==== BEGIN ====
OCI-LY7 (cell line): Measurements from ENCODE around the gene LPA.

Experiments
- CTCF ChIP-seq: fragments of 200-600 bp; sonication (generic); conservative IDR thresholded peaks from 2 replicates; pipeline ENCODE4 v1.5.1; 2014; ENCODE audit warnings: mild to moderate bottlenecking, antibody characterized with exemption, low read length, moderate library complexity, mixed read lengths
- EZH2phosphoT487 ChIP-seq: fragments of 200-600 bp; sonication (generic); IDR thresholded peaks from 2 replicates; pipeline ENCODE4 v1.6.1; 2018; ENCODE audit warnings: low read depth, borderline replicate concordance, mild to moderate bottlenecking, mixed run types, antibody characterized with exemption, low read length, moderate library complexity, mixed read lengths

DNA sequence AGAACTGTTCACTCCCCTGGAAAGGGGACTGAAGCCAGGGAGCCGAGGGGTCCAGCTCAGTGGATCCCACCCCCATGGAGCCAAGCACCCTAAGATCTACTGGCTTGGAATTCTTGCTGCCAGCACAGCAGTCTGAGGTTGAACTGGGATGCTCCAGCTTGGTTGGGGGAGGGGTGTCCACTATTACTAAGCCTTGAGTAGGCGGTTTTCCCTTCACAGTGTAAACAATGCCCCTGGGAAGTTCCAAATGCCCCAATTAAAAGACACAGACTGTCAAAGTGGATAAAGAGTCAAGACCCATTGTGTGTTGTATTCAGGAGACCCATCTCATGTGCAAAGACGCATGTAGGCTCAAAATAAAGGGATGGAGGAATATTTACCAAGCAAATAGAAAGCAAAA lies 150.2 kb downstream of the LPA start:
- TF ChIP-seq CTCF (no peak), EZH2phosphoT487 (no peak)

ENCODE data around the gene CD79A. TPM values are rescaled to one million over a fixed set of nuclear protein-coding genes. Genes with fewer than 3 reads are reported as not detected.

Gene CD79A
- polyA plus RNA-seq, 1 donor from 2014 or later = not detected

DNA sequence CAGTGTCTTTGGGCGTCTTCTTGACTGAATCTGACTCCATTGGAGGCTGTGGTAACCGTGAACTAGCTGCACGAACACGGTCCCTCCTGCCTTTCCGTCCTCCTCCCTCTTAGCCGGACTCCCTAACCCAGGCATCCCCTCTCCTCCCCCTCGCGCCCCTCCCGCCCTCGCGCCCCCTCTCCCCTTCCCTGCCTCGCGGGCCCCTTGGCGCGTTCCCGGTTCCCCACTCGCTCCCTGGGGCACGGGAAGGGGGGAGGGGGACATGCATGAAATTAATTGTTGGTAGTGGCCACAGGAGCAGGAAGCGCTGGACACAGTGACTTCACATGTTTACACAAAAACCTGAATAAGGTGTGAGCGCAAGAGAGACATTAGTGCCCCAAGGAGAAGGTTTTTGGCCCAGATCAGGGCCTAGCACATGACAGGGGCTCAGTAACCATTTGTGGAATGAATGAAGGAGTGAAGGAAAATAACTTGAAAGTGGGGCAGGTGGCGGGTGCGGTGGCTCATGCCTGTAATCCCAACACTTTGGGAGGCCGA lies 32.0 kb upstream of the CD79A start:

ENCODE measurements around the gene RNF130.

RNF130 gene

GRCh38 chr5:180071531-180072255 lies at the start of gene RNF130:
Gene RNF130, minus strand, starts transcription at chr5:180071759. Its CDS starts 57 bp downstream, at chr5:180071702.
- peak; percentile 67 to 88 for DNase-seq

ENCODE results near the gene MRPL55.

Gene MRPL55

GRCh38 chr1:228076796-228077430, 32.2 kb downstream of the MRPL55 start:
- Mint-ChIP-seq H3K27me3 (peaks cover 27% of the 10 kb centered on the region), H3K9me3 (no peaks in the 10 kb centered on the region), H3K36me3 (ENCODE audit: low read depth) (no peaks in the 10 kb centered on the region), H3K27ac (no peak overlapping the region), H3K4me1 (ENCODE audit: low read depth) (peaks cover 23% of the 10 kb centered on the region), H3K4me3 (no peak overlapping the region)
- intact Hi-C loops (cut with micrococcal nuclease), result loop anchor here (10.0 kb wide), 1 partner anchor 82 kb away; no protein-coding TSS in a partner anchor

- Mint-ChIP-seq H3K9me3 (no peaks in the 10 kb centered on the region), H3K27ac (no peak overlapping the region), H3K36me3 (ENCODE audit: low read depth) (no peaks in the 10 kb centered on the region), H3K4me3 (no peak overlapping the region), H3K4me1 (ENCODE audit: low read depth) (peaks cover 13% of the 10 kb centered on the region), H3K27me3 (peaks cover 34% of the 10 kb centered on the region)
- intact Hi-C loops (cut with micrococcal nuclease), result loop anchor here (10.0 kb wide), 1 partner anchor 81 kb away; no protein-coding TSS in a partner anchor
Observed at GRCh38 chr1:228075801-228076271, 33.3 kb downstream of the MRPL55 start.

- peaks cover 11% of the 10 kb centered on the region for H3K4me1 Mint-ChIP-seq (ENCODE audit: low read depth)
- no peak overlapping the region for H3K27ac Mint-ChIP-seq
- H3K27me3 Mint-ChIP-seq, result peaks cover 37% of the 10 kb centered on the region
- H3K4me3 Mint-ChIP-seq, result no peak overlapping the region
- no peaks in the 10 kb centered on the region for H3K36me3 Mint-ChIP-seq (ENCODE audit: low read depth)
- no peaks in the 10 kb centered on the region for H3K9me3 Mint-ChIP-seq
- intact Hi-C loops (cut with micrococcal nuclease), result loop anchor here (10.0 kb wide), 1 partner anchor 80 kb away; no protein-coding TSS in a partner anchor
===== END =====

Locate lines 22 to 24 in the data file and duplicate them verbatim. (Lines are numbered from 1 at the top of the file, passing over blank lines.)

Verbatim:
- intact Hi-C loops (cut with micrococcal nuclease), result loop anchor here (10.0 kb wide), 1 partner anchor 81 kb away; no protein-coding TSS in a partner anchor
Observed at GRCh38 chr1:228075801-228076271, 33.3 kb downstream of the MRPL55 start.

- peaks cover 11% of the 10 kb centered on the region for H3K4me1 Mint-ChIP-seq (ENCODE audit: low read depth)